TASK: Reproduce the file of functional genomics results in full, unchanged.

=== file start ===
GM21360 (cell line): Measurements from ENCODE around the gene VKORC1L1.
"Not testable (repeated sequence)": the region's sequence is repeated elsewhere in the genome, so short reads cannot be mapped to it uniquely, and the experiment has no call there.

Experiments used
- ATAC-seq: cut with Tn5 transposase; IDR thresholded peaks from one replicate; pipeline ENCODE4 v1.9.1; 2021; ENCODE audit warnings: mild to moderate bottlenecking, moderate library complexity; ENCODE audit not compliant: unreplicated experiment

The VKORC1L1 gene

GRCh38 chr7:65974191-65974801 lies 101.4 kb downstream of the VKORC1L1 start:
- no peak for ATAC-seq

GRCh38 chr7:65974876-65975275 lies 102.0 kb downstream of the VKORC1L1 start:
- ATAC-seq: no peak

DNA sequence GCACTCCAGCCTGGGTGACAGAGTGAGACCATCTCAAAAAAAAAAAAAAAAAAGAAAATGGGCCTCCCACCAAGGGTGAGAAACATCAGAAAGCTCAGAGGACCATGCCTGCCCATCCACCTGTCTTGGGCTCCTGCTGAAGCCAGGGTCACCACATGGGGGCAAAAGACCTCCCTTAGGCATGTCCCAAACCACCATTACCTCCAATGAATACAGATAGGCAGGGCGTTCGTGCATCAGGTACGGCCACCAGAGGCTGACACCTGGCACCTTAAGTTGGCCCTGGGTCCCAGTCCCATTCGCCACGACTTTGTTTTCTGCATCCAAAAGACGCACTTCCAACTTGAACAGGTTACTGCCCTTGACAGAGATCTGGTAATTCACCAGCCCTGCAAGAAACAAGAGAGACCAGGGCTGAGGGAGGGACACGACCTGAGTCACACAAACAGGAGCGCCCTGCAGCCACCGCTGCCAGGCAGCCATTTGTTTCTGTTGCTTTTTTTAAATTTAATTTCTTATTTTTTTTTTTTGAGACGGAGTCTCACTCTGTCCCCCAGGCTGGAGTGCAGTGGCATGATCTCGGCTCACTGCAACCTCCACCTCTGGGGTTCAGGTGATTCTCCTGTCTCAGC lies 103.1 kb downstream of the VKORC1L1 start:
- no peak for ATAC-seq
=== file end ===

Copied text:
GM21360 (cell line): Measurements from ENCODE around the gene VKORC1L1.
"Not testable (repeated sequence)": the region's sequence is repeated elsewhere in the genome, so short reads cannot be mapped to it uniquely, and the experiment has no call there.

Experiments used
- ATAC-seq: cut with Tn5 transposase; IDR thresholded peaks from one replicate; pipeline ENCODE4 v1.9.1; 2021; ENCODE audit warnings: mild to moderate bottlenecking, moderate library complexity; ENCODE audit not compliant: unreplicated experiment

The VKORC1L1 gene

GRCh38 chr7:65974191-65974801 lies 101.4 kb downstream of the VKORC1L1 start:
- no peak for ATAC-seq

GRCh38 chr7:65974876-65975275 lies 102.0 kb downstream of the VKORC1L1 start:
- ATAC-seq: no peak

DNA sequence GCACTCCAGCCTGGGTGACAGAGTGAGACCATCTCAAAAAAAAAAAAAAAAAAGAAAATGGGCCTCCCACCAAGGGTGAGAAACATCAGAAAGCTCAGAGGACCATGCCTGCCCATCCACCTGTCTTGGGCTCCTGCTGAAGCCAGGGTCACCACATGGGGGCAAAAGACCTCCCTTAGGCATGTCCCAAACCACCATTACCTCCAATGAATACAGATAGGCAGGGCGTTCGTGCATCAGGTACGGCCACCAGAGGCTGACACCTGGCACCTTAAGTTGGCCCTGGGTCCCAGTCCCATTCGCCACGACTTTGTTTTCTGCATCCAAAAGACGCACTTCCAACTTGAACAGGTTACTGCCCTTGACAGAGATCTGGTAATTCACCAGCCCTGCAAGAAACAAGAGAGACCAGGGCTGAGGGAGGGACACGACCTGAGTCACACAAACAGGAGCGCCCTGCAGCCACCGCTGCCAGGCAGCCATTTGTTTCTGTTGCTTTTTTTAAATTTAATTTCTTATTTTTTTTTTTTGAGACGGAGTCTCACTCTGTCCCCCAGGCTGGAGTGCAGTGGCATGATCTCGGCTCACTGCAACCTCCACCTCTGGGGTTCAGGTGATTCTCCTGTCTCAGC lies 103.1 kb downstream of the VKORC1L1 start:
- no peak for ATAC-seq